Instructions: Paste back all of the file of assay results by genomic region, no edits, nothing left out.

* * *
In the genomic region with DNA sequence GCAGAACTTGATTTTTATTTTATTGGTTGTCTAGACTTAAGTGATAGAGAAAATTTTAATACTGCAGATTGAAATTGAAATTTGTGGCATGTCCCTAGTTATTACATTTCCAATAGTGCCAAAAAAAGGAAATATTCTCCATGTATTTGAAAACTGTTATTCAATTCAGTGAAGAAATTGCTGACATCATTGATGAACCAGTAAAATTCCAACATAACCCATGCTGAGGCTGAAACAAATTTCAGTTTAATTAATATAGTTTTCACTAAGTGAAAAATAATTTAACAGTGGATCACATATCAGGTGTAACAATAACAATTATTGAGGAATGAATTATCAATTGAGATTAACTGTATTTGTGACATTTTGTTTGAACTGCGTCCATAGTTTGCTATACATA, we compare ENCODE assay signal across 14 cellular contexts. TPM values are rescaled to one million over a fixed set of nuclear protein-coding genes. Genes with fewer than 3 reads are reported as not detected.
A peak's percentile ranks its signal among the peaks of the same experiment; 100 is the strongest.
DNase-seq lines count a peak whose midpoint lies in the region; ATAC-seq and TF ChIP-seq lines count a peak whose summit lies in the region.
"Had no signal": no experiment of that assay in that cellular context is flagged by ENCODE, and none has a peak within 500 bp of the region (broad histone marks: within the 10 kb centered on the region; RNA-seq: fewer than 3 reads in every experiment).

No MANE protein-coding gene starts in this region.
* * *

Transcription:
In the genomic region with DNA sequence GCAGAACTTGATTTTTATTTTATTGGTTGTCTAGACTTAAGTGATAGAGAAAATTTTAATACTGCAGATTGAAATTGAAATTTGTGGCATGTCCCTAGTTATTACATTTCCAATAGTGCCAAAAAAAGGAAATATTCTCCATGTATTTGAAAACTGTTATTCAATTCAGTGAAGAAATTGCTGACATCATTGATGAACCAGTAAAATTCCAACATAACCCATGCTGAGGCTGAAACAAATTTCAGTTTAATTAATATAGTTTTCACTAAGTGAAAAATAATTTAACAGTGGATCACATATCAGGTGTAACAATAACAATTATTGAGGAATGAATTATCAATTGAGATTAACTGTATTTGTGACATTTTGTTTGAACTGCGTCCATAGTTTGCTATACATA, we compare ENCODE assay signal across 14 cellular contexts. TPM values are rescaled to one million over a fixed set of nuclear protein-coding genes. Genes with fewer than 3 reads are reported as not detected.
A peak's percentile ranks its signal among the peaks of the same experiment; 100 is the strongest.
DNase-seq lines count a peak whose midpoint lies in the region; ATAC-seq and TF ChIP-seq lines count a peak whose summit lies in the region.
"Had no signal": no experiment of that assay in that cellular context is flagged by ENCODE, and none has a peak within 500 bp of the region (broad histone marks: within the 10 kb centered on the region; RNA-seq: fewer than 3 reads in every experiment).

No MANE protein-coding gene starts in this region.